Practicing medicine without a licensegcoeven accidentallygcocan result in license revocation

Medical professionals—and doctors in particular—strive for many years and through much toil to earn their licenses to practice. This is not least of all because the state of Texas, along with every other state in the union, has determined that the practice of medicine is a responsibility of the highest order. People depend on medical practitioners to preserve their lives. Therefore, the possible responses by the Texas Medical Board—which regulates the licensure and maintenance of licenses among medical professionals—is actually at a subordinate level of worry for someone who practices medicine without a license—though it must not go ignored. Naturally, this goes for hucksters and those with criminal intent. But it also goes for doctors who, through some accident of oversight, permit their licenses to lapse.
In Texas, the Medical Board requires doctors to renew their licenses every two years, as detailed on the Texas Medical Board website. To qualify for renewal, a physician is required to complete 48 hours of continuing education during that same period. At times this requirement manages to slip from the consciousness of otherwise competent and even excellent doctors, who are lazer-focused on the more direct aspects of their jobs.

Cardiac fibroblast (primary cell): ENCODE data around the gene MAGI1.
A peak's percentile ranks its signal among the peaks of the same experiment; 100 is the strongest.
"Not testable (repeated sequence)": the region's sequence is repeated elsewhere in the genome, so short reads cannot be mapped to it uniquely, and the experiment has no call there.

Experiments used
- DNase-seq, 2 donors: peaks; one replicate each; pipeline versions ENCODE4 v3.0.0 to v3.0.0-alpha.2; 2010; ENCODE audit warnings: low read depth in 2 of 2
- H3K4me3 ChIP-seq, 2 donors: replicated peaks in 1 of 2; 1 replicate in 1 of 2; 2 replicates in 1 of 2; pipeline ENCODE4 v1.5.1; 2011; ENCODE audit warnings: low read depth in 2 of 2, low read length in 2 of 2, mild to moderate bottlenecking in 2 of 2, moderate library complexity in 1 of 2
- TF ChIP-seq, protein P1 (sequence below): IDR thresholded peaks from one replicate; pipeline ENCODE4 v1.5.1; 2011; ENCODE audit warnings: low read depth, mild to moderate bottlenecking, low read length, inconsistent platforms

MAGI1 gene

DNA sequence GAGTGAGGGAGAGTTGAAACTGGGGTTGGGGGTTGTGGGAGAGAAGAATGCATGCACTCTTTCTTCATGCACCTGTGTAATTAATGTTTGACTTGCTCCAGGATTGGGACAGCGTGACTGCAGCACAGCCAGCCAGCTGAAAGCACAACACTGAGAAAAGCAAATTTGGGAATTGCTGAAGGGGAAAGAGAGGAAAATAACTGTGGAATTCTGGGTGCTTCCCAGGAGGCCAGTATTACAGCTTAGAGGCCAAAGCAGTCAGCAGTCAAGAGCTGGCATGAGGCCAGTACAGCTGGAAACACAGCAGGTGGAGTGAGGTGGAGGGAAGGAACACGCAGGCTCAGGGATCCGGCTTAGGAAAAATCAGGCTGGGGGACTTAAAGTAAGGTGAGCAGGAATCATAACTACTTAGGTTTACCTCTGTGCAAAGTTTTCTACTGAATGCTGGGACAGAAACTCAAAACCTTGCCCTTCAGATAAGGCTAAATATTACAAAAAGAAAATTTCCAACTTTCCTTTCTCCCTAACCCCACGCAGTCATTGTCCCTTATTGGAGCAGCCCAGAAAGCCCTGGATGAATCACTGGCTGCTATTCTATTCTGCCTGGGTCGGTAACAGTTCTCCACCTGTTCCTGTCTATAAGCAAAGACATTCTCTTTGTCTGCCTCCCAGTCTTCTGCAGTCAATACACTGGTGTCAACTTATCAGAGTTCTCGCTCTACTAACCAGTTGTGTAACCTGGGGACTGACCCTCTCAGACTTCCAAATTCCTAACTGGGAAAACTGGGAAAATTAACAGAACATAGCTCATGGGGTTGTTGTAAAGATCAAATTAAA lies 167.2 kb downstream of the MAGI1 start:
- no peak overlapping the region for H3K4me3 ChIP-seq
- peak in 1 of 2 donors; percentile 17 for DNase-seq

The same can be said for meeting the date of renewal. Sometimes it just slips the mind.
Nonetheless, no physician is permitted by either the Texas Medical Board rules or the Texas Occupation Code to practice for even a single day lacking an active license. And, worse, every day that a physician practices medicine without an active license is considered a new criminal event. This naturally also entails the loss of license to practice medicine.
So the first order of business—and it is business of the first order—is to ensure redundancy in the systems that inhere to renewing one’s license to practice medicine. Make sure you take those continuing medical education courses. Submit your license renewal on time. And if you don’t, make sure you cease to practice until you can rectify the situation.
Should you need to defend your license to continue practicing medicine, don’t hesitate to contact an experienced medical license defense attorney, like us here at BERTOLINO LLP. We proudly represent licensed medical professionals across the entire State of Texas. To best serve our clients, we have offices in Austin, Houston, and San Antonio.
If you are facing disciplinary action from the Texas Medical Board for any reason, contact us today or call (512) 476-5757 and schedule a case evaluation.

Call or text (512) 476-5757 or complete a Case Evaluation form